Setting up the LEGRIA Mini X
For this review, we tested the Mini X in three scenarios: recording a single person speaking to camera in a controlled environment, as a video blogger might, recording as an overhead camera for a band demo, and recording a mixture of live pictures and natural sound outdoors.
There were a range of features, including remote control and streaming, as well as timelapse photos – the LEGRIA records up to 12 megapixel images – which we were not able to test, due to time constraints. Instead, the objective was to test out the camera doing the tasks it is most likely to be asked to perform.
Setting the device up is incredibly simple, as there are few external controls, with more complex options, such as white balance and exposure set via the touch screen. Even the lens cap is built in, and is automatic.
Making the LEGRIA Mini X ready for filming involves putting in an SD card and the battery, finding a stable surface – or tripod – to place it on, pointing it in the direction of the subject and pressing record.
Setting the device up is incredibly simple, as there are few external controls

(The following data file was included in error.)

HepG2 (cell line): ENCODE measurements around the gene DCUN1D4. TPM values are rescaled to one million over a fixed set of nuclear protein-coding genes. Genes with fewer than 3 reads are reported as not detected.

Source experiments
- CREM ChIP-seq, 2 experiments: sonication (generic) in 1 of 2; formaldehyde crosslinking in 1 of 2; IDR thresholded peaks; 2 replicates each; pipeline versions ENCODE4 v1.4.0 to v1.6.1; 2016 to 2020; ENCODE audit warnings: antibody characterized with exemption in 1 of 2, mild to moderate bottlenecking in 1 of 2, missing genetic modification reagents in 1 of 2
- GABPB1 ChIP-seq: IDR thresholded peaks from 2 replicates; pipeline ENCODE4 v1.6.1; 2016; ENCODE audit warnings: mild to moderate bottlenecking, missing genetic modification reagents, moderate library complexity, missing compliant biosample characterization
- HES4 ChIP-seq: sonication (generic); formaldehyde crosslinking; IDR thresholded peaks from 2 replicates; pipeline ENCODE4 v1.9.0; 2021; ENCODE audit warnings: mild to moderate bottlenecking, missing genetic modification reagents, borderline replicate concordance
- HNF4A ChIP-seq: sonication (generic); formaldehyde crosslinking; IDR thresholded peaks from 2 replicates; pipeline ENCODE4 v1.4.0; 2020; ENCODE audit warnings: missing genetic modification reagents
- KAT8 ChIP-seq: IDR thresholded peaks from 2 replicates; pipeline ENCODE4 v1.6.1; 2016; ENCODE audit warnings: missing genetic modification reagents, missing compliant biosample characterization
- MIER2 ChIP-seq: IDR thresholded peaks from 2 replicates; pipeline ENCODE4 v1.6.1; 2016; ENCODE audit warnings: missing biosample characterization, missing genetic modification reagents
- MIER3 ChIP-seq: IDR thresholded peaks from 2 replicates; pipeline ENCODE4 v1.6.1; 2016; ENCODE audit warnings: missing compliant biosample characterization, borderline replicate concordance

It is worth noting that although there is a range of shooting modes for video on the device, including a basic 1/2x slow motion in 720p, and scenes including Sports, Night and in-car, there is no fully manual mode or direct control over the shutter.
Although exposure compensation is available, with a fixed aperture lens, shutter speed and sensitivity will vary with lighting. The shutter speed range, according to Canon, is 1/25 to 1/2000s.
This, though it to be expected on a consumer device, and one that puts convenience over control.
On the audio side, audio scene modes are set using the touch screen, and there is an on-screen levels meter; there is a conventional video style red dot to indicate recording although there is a physical record button too. For audio recording, the mic positions are fixed, unlike some recorders where they can be adjusted, to vary the stereo image field.
When it comes to build quality, the LEGRIA Mini X feels well enough made, but it is of all plastic construction and looks unlikely to survive a drop, in the way a GoPro in its protective housings would. The screen is clear enough though could perhaps be brighter. Battery life, though, was good in our tests. The small, pocket sized design also allows the Mini X to used discreetly in lectures or meetings, in a way a camcorder perhaps would not.
Next: Putting the LEGRIA Mini X to the test